June 2, 2023

‘Evangelizing catechesis’ helps people build a relationship with Christ

Father Daniel Mahan, priest in solidum in the four parishes in Dearborn County, distributes Communion during an April 27 Mass at St. Mary of the Immaculate Conception Church in Aurora. (Photo by Sean Gallagher)

Father Daniel Mahan, priest in solidum in the four parishes in Dearborn County, distributes Communion during an April 27 Mass at St. Mary of the Immaculate Conception Church in Aurora. (Photo by Sean Gallagher)

By Sean Gallagher

AURORA—Beginning in July, Father Daniel Mahan will lead the Institute on the Catechism, started last fall by the U.S. Conference of Catholic Bishops (USCCB).

It builds on the work the USCCB began in the 1990s of ensuring that religion textbooks submitted to its Subcommittee on the Catechism are in conformity with the Catechism of the Catholic Church.

Only now, the institute will work with bishops, diocesan catechetical leaders and the staff members of publishers of catechetical resources to develop and promote an “evangelizing catechesis.” (Related story: Parish ministry leads archdiocesan priest to head national Institute on the Catechism)

Father Mahan described it as a time-tested approach to passing on the faith “through which saints have been formed.”

“While it is important that the contents of the faith be presented in an accurate and compelling manner so that they might know about Jesus,” he said, “the great saints have been formed by catechists who help them get to know Jesus himself. We’re calling that an evangelizing catechesis.”

Father Mahan said bringing together aspects of evangelization and catechesis is critical today. While the USCCB’s efforts since the late 1990s to improve the quality of catechetical texts have been successful, “we still have young people leaving the Church and opting out of the faith at an alarmingly young age.”

The priest has seen this up close in more than 30 years of leading parishes in central and southern Indiana. Some of the most difficult moments in Father Mahan’s priestly ministry have been in meeting with parents heartbroken over their children walking away from the faith.

“So often, it’s not that the parents did something wrong,” he said. “The parents influenced those children. But sadly, there are so many other influences in our world that seem to wrap themselves around young people like tentacles and pull them away from those things that truly give life, those things that are truly healthy for body, mind and soul.”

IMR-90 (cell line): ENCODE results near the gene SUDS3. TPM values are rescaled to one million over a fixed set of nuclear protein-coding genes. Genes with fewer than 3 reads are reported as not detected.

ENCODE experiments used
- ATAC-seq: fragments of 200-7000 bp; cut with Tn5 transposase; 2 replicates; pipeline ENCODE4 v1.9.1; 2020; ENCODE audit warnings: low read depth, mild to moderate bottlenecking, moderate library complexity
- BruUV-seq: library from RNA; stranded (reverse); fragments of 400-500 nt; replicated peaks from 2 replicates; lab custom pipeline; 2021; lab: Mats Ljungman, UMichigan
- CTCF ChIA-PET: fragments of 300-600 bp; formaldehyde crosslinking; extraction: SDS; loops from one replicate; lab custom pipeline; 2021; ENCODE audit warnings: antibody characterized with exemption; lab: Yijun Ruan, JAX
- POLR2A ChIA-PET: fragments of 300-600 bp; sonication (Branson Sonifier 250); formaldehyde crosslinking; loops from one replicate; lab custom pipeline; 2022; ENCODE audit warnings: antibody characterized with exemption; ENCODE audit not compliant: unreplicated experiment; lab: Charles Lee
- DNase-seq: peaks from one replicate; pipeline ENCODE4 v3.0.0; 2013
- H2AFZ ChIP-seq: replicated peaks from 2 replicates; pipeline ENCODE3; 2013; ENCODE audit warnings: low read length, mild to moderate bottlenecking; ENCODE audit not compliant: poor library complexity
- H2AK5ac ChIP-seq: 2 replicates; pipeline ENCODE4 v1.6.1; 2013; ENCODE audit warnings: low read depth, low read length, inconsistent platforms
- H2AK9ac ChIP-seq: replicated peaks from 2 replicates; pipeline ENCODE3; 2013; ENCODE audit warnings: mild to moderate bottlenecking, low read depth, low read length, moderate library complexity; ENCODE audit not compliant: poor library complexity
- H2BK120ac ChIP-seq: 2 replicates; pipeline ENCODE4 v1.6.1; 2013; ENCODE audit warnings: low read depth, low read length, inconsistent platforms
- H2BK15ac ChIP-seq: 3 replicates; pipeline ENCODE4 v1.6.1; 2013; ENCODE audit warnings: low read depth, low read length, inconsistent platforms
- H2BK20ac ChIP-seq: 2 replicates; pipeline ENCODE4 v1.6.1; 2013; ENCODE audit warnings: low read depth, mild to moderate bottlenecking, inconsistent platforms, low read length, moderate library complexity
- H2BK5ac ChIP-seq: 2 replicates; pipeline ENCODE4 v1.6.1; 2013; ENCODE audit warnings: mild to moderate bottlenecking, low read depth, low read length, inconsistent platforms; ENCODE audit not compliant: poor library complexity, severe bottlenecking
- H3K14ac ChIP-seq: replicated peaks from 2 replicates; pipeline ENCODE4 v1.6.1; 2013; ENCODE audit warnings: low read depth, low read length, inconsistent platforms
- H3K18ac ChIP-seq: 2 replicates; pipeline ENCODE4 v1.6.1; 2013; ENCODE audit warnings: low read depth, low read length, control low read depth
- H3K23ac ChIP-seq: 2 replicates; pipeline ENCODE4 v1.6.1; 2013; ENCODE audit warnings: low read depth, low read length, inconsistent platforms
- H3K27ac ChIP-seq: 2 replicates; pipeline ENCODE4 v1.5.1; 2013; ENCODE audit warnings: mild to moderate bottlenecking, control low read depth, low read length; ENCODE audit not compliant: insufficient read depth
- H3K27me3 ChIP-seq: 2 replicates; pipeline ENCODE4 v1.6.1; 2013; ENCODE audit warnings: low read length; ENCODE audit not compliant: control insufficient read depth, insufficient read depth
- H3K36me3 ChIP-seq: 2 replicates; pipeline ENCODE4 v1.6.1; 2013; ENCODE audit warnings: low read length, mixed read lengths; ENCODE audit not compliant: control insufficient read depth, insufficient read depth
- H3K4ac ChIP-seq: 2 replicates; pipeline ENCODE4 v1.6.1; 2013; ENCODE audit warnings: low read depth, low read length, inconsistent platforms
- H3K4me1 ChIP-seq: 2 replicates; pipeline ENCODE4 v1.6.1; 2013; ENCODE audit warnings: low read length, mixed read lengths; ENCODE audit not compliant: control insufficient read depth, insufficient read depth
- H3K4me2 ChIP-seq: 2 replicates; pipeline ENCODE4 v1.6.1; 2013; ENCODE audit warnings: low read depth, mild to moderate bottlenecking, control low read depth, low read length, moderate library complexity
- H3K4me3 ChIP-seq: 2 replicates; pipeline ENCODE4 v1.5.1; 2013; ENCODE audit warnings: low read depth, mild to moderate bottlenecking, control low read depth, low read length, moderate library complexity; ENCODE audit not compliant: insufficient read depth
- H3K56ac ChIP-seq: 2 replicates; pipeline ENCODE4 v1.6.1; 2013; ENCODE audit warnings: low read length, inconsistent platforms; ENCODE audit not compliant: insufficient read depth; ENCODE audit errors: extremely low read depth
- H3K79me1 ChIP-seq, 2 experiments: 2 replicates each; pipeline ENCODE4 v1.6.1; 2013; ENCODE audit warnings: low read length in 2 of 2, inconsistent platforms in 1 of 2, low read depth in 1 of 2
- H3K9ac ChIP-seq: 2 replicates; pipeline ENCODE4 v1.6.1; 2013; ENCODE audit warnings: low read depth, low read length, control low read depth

While contemporary culture poses new challenges to the Church’s proclamation of the Gospel in the pervasive influence of the Internet, social media and digital devices, Father Mahan said they are still rooted in the work of the Evil One.

“The devil doesn’t change much,” Father Mahan said. “What I experienced when I was growing up and what I experienced as a young priest has simply metastasized into something much more deadly.”

Despite these challenges, Father Mahan holds on to hope.

“Into the darkness comes the risen Christ and the paschal light, the light that shatters the darkness, the darkness that can never overcome it,” he said. “We have an opportunity in our day and age to be the light of Christ, to be hope where there is despair, to be light where there is darkness, to be love and goodness where there is only hatred and meanness.”

That hope, light, love and goodness can enter people’s hearts in an evangelizing catechesis when people, in learning about Jesus and his teachings, also nurture a relationship with him.

“When we truly know Jesus, how

can we leave him?” Father Mahan asked. “ ‘Lord, to whom shall we go? You alone have the words of everlasting life’ ”

(Jn 6:68).

“That’s the heart of a true disciple, to be able to say that. The more that that can be developed from the earliest years of a child’s formation all the way through, the more impactful the catechesis will be.”

Father Mahan saw it as “providential” that the institute was founded to foster an evangelizing catechesis during the midst of the three-year National Eucharistic Revival and in the lead up to the National Eucharistic Congress, slated to take place in Indianapolis on

July 17-21, 2024.

He said he expects it to “be a prime example of an evangelizing catechesis.”

“We come together [at the congress] not just to be together,” Father Mahan said. “We come together so that we might then go forth and take to the four corners all that we’ve learned, all that we’ve seen and heard.” †


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